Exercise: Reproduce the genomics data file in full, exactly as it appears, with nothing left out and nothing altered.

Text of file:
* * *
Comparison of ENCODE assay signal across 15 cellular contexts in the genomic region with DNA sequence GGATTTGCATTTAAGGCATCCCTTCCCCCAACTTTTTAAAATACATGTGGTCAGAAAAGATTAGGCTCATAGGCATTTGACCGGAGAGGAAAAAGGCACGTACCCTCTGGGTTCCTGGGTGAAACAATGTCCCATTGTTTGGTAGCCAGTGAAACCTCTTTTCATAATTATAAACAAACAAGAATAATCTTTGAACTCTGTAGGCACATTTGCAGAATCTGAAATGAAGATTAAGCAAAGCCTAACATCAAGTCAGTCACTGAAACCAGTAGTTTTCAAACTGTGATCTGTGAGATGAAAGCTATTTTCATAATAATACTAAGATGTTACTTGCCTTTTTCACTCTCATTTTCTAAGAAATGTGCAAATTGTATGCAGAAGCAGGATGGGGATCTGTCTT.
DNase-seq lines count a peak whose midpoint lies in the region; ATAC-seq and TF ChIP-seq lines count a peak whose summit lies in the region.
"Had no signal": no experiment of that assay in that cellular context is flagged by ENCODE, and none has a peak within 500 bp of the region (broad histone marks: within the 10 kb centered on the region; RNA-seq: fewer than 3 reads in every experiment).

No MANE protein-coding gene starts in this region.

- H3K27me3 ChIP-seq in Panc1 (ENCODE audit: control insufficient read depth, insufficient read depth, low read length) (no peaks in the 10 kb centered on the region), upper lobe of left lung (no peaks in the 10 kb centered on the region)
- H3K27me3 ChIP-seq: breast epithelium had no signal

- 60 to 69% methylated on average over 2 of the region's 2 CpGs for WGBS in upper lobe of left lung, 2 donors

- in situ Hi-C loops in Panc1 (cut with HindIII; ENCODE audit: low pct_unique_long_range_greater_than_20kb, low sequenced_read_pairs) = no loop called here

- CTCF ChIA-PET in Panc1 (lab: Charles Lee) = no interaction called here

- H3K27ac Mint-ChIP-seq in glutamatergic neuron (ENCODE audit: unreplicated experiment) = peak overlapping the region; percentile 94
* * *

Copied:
Comparison of ENCODE assay signal across 15 cellular contexts in the genomic region with DNA sequence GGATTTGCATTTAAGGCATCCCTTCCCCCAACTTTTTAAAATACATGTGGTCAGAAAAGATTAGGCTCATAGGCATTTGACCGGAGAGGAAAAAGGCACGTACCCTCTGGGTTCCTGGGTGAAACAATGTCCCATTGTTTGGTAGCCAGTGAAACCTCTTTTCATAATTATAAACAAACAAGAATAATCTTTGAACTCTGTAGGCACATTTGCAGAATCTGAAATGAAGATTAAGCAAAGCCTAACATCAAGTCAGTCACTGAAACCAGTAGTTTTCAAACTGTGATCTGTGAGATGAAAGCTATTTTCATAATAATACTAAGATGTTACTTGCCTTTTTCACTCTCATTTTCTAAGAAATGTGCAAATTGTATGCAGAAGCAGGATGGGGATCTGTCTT.
DNase-seq lines count a peak whose midpoint lies in the region; ATAC-seq and TF ChIP-seq lines count a peak whose summit lies in the region.
"Had no signal": no experiment of that assay in that cellular context is flagged by ENCODE, and none has a peak within 500 bp of the region (broad histone marks: within the 10 kb centered on the region; RNA-seq: fewer than 3 reads in every experiment).

No MANE protein-coding gene starts in this region.

- H3K27me3 ChIP-seq in Panc1 (ENCODE audit: control insufficient read depth, insufficient read depth, low read length) (no peaks in the 10 kb centered on the region), upper lobe of left lung (no peaks in the 10 kb centered on the region)
- H3K27me3 ChIP-seq: breast epithelium had no signal

- 60 to 69% methylated on average over 2 of the region's 2 CpGs for WGBS in upper lobe of left lung, 2 donors

- in situ Hi-C loops in Panc1 (cut with HindIII; ENCODE audit: low pct_unique_long_range_greater_than_20kb, low sequenced_read_pairs) = no loop called here

- CTCF ChIA-PET in Panc1 (lab: Charles Lee) = no interaction called here

- H3K27ac Mint-ChIP-seq in glutamatergic neuron (ENCODE audit: unreplicated experiment) = peak overlapping the region; percentile 94